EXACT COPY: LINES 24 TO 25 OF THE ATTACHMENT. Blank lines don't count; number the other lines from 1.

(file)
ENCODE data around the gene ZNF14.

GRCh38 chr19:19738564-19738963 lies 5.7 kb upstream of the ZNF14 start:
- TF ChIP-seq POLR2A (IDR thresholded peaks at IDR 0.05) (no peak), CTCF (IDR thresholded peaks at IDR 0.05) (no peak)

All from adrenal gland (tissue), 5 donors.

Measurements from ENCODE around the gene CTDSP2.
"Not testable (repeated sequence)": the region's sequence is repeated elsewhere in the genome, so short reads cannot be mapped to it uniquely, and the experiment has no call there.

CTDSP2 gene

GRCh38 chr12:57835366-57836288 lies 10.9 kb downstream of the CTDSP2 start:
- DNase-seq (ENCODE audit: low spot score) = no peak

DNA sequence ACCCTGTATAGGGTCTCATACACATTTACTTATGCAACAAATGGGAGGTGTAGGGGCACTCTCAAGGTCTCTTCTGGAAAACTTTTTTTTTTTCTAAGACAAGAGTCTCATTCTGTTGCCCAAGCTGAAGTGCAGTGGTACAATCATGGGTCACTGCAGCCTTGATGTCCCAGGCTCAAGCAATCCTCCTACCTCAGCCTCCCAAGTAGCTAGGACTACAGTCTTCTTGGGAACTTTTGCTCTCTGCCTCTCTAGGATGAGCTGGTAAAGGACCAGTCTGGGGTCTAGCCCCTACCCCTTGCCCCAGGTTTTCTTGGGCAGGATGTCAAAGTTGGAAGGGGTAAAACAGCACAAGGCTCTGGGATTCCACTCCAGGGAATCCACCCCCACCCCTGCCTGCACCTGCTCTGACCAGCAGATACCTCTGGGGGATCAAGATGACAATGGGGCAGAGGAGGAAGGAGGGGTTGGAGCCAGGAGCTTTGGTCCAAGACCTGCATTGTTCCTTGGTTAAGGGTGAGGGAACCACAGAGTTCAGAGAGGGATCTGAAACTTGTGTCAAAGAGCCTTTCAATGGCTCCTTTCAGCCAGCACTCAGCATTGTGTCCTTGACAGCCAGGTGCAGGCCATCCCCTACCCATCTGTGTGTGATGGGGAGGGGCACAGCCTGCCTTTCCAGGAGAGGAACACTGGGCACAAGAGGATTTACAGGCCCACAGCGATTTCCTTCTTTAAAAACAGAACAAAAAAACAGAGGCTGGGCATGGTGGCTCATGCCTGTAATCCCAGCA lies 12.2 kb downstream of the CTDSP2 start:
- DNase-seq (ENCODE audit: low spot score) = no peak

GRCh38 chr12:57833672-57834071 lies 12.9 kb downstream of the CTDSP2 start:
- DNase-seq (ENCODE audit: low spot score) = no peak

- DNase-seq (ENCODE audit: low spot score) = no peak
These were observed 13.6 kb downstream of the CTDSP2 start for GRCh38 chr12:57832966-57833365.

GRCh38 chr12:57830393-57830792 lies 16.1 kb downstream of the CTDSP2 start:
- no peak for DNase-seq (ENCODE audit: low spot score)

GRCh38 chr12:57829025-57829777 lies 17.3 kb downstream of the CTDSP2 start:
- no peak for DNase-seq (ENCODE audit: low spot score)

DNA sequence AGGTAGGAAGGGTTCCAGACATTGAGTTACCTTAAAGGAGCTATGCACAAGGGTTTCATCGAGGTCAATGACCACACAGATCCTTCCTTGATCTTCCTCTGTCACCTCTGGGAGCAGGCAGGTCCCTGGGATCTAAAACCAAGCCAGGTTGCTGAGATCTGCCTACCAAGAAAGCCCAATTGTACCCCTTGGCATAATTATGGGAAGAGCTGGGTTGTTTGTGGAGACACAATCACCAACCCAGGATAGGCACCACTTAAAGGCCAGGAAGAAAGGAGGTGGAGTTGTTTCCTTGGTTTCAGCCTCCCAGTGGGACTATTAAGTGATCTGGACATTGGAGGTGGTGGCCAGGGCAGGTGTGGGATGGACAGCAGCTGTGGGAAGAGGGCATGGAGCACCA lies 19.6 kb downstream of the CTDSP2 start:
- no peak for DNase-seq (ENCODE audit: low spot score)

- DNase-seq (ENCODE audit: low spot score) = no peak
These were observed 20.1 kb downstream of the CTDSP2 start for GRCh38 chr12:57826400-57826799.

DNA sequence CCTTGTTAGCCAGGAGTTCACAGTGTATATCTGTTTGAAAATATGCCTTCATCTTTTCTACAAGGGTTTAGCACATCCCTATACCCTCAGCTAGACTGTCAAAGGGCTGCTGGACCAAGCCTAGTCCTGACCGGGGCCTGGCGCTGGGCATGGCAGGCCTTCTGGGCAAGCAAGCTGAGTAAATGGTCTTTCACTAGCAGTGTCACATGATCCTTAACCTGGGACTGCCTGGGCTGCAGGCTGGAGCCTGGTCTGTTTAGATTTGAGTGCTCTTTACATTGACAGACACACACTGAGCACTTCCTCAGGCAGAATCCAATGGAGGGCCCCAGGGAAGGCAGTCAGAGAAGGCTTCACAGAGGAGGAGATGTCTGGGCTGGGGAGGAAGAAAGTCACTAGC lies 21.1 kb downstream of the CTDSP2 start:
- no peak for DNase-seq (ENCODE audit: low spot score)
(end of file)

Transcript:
DNA sequence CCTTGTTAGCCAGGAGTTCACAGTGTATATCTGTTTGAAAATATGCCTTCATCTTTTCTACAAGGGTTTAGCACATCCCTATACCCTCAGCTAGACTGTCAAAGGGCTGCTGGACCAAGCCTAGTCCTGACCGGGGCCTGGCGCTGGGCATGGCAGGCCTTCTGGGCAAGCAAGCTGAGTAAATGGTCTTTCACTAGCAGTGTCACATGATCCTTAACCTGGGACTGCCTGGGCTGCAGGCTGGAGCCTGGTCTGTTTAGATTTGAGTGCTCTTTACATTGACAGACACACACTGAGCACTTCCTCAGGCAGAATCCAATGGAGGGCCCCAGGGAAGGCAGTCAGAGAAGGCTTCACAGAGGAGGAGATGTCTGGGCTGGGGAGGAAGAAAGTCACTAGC lies 21.1 kb downstream of the CTDSP2 start:
- no peak for DNase-seq (ENCODE audit: low spot score)